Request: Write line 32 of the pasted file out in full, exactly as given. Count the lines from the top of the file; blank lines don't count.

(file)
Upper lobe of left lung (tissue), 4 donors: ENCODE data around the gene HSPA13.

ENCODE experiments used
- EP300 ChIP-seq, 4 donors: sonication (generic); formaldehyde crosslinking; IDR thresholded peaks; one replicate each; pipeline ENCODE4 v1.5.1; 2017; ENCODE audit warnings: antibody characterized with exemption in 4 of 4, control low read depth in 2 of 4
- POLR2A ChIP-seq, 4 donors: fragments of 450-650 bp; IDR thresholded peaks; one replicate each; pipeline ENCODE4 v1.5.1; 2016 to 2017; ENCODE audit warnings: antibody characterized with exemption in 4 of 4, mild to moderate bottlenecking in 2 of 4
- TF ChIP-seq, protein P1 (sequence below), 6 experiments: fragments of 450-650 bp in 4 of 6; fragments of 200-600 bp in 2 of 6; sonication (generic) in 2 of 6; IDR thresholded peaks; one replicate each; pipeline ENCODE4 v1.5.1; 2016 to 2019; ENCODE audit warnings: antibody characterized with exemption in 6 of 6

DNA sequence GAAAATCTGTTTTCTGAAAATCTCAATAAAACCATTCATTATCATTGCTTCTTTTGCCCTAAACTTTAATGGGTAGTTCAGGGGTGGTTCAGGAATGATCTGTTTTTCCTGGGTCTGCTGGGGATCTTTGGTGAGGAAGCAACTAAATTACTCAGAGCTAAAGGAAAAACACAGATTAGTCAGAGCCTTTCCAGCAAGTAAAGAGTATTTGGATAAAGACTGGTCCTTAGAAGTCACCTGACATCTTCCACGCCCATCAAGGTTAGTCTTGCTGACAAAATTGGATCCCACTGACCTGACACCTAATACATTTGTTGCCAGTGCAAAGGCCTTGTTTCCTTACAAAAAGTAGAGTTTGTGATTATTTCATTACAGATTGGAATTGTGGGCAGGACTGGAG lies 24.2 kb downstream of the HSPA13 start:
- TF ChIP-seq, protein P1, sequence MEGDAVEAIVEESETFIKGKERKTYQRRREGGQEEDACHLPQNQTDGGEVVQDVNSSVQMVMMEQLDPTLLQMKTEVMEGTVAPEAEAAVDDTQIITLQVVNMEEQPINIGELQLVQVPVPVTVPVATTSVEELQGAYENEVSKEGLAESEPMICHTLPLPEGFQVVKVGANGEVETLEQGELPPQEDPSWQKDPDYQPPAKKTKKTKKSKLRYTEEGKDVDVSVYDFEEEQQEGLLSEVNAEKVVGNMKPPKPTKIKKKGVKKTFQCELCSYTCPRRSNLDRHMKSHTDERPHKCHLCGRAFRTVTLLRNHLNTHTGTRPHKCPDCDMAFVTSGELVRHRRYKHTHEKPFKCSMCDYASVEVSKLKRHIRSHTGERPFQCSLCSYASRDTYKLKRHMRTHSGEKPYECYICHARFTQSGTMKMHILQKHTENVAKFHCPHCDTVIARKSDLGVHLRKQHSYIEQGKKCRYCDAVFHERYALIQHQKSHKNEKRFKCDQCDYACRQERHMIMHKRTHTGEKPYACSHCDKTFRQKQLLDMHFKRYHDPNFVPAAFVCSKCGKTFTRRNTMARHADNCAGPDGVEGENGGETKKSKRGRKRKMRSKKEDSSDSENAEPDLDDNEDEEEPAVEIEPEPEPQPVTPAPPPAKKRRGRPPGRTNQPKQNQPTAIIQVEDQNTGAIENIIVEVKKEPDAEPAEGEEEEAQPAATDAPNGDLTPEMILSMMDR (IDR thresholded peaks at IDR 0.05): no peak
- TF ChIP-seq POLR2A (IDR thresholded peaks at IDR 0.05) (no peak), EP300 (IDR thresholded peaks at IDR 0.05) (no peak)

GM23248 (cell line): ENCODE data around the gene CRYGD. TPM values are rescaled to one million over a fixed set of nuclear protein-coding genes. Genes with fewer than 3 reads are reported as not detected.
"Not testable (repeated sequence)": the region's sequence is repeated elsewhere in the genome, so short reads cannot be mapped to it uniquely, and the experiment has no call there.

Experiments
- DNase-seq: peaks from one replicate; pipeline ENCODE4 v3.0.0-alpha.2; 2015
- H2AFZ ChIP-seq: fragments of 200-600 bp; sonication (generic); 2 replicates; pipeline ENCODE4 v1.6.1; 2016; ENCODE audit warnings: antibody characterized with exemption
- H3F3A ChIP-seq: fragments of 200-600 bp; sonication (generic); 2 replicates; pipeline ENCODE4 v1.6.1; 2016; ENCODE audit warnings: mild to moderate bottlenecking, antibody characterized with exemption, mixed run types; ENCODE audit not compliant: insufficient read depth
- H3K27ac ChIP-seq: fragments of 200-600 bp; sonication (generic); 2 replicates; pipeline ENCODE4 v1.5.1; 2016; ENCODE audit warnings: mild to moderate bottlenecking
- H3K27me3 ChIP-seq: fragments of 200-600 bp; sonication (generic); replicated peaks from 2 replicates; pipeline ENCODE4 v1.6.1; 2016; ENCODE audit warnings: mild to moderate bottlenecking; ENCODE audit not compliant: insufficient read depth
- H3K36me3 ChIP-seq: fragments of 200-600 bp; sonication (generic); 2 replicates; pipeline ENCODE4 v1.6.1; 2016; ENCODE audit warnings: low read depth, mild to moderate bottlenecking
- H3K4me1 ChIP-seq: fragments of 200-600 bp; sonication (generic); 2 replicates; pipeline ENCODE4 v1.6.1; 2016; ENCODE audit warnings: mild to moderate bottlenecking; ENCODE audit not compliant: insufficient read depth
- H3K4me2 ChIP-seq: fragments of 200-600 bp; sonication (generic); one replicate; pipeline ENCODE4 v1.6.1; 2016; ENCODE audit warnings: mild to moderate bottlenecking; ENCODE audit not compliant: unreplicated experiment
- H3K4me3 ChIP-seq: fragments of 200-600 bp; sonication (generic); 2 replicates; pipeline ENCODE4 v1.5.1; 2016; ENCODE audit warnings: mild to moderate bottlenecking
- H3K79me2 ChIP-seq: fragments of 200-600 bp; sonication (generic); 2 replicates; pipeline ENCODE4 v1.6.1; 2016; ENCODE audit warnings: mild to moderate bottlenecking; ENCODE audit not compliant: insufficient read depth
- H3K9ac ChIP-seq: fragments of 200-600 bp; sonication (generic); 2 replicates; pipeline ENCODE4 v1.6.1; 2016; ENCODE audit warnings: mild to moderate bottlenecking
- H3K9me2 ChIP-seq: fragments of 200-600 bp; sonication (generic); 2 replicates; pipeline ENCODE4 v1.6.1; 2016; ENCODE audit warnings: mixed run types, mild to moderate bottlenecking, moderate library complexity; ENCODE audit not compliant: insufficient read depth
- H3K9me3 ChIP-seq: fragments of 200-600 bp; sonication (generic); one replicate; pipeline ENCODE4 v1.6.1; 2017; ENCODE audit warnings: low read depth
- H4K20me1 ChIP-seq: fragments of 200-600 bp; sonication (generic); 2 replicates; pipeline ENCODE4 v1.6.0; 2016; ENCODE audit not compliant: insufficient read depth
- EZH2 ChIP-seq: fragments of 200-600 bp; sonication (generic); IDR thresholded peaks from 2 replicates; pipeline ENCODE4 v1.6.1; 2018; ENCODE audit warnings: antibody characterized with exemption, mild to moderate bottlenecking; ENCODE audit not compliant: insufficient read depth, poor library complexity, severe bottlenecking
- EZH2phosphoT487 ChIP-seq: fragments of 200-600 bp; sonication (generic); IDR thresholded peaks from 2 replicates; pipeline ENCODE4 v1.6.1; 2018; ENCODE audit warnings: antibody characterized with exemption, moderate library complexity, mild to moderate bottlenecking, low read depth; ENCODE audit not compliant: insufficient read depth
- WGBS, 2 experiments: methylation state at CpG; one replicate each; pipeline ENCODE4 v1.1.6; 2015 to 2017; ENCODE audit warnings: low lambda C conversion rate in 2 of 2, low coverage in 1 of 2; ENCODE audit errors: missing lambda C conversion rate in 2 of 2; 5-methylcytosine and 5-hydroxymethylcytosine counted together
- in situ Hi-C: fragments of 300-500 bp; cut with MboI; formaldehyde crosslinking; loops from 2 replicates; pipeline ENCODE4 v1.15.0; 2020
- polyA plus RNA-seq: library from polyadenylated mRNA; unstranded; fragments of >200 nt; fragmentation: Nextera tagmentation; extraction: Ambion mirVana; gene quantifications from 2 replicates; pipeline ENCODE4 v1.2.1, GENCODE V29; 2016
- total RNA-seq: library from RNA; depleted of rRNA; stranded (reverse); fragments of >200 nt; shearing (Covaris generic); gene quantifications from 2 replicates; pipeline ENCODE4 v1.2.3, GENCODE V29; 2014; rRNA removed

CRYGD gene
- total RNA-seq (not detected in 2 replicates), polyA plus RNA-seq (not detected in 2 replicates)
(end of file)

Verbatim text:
CRYGD gene